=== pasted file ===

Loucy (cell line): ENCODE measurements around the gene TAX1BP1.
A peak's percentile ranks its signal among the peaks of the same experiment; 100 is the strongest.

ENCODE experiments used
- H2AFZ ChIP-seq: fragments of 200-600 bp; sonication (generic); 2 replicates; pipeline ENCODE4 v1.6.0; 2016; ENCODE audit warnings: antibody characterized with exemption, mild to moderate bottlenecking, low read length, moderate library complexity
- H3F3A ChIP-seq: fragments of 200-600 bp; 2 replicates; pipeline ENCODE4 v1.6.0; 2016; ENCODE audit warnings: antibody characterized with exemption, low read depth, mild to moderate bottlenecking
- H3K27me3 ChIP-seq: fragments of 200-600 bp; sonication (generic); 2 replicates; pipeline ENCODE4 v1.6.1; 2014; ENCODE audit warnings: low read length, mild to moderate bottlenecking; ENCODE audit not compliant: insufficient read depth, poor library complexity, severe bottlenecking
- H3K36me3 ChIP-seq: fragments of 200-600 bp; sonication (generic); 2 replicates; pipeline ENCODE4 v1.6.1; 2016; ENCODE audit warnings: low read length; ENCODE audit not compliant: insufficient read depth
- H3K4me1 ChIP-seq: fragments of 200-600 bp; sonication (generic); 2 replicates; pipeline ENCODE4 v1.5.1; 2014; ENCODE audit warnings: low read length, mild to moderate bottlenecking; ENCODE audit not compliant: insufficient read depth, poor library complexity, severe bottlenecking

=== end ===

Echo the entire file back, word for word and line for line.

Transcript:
Loucy (cell line): ENCODE measurements around the gene TAX1BP1.
A peak's percentile ranks its signal among the peaks of the same experiment; 100 is the strongest.

ENCODE experiments used
- H2AFZ ChIP-seq: fragments of 200-600 bp; sonication (generic); 2 replicates; pipeline ENCODE4 v1.6.0; 2016; ENCODE audit warnings: antibody characterized with exemption, mild to moderate bottlenecking, low read length, moderate library complexity
- H3F3A ChIP-seq: fragments of 200-600 bp; 2 replicates; pipeline ENCODE4 v1.6.0; 2016; ENCODE audit warnings: antibody characterized with exemption, low read depth, mild to moderate bottlenecking
- H3K27me3 ChIP-seq: fragments of 200-600 bp; sonication (generic); 2 replicates; pipeline ENCODE4 v1.6.1; 2014; ENCODE audit warnings: low read length, mild to moderate bottlenecking; ENCODE audit not compliant: insufficient read depth, poor library complexity, severe bottlenecking
- H3K36me3 ChIP-seq: fragments of 200-600 bp; sonication (generic); 2 replicates; pipeline ENCODE4 v1.6.1; 2016; ENCODE audit warnings: low read length; ENCODE audit not compliant: insufficient read depth
- H3K4me1 ChIP-seq: fragments of 200-600 bp; sonication (generic); 2 replicates; pipeline ENCODE4 v1.5.1; 2014; ENCODE audit warnings: low read length, mild to moderate bottlenecking; ENCODE audit not compliant: insufficient read depth, poor library complexity, severe bottlenecking